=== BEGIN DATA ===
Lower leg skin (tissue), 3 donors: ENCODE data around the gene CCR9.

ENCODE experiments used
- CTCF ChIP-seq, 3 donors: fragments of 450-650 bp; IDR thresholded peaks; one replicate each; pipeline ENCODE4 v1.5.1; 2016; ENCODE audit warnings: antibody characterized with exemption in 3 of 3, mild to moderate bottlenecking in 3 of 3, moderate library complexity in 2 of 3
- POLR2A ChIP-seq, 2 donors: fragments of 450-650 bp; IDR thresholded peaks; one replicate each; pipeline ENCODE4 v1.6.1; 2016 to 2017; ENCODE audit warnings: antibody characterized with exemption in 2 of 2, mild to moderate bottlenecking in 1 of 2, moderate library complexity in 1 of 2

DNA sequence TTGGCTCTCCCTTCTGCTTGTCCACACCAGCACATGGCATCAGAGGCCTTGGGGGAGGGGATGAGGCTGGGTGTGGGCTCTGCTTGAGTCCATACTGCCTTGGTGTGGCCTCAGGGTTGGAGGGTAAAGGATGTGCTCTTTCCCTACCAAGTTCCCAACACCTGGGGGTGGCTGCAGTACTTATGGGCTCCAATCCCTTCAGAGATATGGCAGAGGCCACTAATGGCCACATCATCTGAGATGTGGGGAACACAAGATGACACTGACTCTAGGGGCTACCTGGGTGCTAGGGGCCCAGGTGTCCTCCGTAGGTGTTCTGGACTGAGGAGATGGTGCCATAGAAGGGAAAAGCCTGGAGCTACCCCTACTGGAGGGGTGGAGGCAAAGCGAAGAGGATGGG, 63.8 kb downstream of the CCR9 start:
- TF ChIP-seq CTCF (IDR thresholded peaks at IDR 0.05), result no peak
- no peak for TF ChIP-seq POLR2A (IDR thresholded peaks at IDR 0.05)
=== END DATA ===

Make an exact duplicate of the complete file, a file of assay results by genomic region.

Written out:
Lower leg skin (tissue), 3 donors: ENCODE data around the gene CCR9.

ENCODE experiments used
- CTCF ChIP-seq, 3 donors: fragments of 450-650 bp; IDR thresholded peaks; one replicate each; pipeline ENCODE4 v1.5.1; 2016; ENCODE audit warnings: antibody characterized with exemption in 3 of 3, mild to moderate bottlenecking in 3 of 3, moderate library complexity in 2 of 3
- POLR2A ChIP-seq, 2 donors: fragments of 450-650 bp; IDR thresholded peaks; one replicate each; pipeline ENCODE4 v1.6.1; 2016 to 2017; ENCODE audit warnings: antibody characterized with exemption in 2 of 2, mild to moderate bottlenecking in 1 of 2, moderate library complexity in 1 of 2

DNA sequence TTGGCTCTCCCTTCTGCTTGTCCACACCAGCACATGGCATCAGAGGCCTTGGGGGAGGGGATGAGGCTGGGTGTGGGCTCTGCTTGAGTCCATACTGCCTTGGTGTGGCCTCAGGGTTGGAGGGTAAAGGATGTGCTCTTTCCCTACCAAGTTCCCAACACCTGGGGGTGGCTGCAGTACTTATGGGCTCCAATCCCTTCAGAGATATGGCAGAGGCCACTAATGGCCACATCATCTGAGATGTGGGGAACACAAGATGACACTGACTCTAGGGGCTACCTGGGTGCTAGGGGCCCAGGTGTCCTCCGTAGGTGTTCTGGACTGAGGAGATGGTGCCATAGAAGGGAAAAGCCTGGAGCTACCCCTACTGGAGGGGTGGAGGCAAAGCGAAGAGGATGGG, 63.8 kb downstream of the CCR9 start:
- TF ChIP-seq CTCF (IDR thresholded peaks at IDR 0.05), result no peak
- no peak for TF ChIP-seq POLR2A (IDR thresholded peaks at IDR 0.05)